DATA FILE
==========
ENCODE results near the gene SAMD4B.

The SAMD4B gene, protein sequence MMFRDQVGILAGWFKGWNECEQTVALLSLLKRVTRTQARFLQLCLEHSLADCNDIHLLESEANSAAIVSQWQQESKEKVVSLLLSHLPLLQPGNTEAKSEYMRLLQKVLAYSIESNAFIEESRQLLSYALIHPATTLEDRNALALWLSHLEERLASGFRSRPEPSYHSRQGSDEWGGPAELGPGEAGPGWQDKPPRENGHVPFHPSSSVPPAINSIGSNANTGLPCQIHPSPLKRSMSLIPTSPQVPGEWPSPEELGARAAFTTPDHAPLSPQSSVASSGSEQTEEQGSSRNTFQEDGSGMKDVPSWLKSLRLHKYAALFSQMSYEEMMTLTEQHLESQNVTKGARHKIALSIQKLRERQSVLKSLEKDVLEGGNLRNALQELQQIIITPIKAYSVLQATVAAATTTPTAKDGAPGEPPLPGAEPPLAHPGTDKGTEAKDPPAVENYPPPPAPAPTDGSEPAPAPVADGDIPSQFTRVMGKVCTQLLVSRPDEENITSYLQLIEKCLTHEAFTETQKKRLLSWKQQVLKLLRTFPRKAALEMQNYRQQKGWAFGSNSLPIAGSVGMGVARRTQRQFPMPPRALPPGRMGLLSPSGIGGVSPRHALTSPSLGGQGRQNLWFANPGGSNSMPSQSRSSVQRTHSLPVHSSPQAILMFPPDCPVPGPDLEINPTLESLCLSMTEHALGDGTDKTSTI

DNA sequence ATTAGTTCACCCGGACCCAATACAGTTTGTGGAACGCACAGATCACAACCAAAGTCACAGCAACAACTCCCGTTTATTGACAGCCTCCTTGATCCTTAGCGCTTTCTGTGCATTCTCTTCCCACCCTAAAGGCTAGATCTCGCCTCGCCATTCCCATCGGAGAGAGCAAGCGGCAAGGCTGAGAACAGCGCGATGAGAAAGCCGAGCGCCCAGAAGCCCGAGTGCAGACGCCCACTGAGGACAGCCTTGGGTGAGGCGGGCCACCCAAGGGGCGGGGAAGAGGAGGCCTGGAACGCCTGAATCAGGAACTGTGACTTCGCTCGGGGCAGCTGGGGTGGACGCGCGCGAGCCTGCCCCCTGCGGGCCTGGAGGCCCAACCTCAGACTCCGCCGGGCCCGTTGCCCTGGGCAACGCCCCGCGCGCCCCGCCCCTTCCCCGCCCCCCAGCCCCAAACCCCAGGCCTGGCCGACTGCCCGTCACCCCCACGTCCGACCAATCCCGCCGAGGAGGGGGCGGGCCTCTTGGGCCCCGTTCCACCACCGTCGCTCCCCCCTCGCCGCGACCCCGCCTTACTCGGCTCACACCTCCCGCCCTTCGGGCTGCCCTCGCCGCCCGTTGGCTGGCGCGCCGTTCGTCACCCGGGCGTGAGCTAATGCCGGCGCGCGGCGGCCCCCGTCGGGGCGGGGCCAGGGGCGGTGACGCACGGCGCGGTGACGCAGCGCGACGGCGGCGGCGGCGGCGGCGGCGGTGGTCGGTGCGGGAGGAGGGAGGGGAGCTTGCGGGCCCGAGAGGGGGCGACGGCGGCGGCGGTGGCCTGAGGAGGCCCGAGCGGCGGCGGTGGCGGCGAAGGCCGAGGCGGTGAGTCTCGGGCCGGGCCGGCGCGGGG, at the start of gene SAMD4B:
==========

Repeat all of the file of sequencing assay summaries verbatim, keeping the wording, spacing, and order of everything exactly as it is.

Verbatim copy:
ENCODE results near the gene SAMD4B.

The SAMD4B gene, protein sequence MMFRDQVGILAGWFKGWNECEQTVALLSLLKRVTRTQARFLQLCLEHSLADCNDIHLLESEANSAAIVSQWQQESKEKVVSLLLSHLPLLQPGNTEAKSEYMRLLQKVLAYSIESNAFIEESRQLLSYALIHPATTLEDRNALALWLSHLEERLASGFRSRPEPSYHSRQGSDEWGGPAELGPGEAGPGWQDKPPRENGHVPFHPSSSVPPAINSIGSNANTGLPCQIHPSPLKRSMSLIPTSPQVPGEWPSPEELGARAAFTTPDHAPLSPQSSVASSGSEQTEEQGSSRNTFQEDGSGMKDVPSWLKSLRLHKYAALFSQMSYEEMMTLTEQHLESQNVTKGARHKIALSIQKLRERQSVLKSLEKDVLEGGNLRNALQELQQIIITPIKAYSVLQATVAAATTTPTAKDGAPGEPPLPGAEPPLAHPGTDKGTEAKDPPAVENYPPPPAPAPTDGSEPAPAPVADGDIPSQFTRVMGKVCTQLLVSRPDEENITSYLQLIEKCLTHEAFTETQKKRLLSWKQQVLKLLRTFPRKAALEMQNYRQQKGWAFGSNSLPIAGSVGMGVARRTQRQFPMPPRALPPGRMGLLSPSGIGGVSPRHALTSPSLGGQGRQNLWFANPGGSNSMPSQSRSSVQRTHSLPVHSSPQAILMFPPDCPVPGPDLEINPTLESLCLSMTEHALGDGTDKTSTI

DNA sequence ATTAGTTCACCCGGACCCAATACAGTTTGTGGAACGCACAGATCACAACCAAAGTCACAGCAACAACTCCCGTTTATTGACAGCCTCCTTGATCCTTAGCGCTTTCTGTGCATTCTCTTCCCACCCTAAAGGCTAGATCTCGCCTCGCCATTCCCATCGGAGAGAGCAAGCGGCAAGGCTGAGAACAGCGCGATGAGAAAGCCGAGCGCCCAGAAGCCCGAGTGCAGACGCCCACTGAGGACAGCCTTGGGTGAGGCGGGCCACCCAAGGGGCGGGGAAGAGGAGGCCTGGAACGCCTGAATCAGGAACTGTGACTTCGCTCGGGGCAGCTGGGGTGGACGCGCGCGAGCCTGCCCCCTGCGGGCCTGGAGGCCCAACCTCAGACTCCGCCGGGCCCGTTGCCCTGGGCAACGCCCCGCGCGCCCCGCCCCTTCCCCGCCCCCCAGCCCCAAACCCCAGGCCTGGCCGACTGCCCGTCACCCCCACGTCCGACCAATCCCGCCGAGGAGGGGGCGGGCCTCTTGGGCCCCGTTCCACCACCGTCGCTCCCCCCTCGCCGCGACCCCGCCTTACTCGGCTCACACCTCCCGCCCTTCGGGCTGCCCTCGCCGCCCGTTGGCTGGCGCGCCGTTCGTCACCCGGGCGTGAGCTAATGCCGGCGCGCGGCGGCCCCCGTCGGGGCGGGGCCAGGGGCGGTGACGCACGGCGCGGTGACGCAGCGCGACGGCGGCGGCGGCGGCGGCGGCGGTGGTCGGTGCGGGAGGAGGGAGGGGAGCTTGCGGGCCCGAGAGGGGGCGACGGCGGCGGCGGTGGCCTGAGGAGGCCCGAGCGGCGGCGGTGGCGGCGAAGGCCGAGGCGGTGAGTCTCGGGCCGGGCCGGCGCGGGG, at the start of gene SAMD4B: